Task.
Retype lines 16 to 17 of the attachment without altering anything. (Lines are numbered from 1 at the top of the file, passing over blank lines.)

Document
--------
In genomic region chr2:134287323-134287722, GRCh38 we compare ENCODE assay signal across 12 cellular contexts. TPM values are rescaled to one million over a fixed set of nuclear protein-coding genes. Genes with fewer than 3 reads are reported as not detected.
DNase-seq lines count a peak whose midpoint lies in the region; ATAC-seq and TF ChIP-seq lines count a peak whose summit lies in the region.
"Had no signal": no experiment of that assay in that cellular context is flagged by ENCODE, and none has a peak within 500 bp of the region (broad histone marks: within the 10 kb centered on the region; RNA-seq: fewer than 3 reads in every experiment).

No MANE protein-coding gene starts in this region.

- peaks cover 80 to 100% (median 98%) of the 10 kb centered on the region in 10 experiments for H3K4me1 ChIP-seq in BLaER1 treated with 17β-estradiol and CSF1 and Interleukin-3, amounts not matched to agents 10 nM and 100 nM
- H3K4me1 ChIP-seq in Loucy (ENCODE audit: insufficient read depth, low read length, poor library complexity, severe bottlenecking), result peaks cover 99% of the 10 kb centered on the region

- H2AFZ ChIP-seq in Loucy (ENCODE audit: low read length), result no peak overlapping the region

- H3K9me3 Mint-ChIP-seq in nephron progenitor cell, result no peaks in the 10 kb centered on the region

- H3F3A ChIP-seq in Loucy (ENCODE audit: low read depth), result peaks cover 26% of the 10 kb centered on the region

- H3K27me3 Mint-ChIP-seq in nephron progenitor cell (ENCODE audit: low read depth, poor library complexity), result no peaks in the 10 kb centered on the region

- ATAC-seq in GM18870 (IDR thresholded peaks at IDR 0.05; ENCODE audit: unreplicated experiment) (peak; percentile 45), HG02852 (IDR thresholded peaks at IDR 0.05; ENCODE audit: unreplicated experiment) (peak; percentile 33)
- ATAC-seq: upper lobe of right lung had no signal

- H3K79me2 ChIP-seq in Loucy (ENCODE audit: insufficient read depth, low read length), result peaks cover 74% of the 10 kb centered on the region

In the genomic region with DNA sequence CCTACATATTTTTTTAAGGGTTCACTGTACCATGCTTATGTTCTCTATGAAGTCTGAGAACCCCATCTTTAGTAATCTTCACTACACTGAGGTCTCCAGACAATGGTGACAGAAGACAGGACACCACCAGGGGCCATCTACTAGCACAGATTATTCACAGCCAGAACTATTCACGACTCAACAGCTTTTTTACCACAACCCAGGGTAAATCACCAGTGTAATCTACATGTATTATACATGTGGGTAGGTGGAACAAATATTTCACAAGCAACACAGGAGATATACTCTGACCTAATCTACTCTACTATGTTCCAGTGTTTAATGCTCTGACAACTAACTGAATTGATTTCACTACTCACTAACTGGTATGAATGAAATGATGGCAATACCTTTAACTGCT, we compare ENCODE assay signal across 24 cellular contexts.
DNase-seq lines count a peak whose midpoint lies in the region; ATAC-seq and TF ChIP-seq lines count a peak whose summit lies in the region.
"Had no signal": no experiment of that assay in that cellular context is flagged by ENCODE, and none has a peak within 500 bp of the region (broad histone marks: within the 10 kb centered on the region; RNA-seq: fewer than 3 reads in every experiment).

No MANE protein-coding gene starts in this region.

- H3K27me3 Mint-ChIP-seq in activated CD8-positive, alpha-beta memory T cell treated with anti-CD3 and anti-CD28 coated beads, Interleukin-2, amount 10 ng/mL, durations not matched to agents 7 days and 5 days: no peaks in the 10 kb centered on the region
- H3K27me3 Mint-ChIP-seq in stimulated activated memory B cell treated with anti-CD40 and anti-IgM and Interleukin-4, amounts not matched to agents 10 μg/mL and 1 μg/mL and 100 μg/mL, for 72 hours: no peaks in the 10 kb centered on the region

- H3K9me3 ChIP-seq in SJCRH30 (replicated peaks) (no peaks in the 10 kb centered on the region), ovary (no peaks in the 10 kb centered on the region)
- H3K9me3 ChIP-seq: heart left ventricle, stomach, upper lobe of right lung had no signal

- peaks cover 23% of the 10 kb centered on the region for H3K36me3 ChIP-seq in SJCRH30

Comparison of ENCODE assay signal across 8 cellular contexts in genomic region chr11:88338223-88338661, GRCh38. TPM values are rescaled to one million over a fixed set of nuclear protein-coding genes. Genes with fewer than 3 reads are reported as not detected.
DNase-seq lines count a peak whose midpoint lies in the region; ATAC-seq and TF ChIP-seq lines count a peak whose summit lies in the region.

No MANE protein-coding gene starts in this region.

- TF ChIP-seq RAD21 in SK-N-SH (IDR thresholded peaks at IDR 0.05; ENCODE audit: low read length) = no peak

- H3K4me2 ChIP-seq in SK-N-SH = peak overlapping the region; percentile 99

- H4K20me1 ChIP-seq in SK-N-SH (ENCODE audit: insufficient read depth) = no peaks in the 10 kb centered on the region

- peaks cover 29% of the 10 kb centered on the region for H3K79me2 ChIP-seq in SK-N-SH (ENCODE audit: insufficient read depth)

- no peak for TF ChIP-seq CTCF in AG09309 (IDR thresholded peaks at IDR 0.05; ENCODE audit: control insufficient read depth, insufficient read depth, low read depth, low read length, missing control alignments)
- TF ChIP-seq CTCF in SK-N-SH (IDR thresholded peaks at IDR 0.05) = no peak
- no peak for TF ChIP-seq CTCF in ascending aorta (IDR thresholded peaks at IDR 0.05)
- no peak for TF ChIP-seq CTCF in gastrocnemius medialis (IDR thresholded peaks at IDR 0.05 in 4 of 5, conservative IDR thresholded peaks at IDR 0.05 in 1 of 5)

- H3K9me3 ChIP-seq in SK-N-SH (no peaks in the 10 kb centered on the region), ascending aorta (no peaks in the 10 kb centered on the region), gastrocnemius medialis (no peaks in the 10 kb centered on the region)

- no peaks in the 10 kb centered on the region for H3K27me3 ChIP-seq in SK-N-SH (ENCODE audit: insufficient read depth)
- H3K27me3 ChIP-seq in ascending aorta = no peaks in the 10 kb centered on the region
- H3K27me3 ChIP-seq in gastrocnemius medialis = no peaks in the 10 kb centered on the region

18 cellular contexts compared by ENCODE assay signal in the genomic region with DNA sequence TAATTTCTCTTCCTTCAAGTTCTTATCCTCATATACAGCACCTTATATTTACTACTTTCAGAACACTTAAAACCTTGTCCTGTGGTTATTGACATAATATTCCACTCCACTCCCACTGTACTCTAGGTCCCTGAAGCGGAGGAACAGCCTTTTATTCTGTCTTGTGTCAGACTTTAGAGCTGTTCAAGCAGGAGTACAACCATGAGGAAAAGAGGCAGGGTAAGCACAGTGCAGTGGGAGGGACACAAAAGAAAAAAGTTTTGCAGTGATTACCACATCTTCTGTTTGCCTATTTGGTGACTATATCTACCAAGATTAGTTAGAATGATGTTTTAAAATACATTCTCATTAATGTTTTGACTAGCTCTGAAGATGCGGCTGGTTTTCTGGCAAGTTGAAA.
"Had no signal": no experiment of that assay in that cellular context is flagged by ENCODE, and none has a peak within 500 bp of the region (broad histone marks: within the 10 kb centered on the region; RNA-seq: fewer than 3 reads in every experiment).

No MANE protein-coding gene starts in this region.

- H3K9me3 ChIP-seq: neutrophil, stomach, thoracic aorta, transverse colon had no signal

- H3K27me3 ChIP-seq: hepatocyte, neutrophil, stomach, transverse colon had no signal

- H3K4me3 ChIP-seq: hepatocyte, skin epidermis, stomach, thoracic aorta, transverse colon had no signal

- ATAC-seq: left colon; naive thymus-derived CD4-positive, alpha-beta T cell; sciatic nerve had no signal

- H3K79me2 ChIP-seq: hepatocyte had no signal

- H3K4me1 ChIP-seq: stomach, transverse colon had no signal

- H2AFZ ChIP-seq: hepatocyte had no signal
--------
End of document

"Had no signal": no experiment of that assay in that cellular context is flagged by ENCODE, and none has a peak within 500 bp of the region (broad histone marks: within the 10 kb centered on the region; RNA-seq: fewer than 3 reads in every experiment).

No MANE protein-coding gene starts in this region.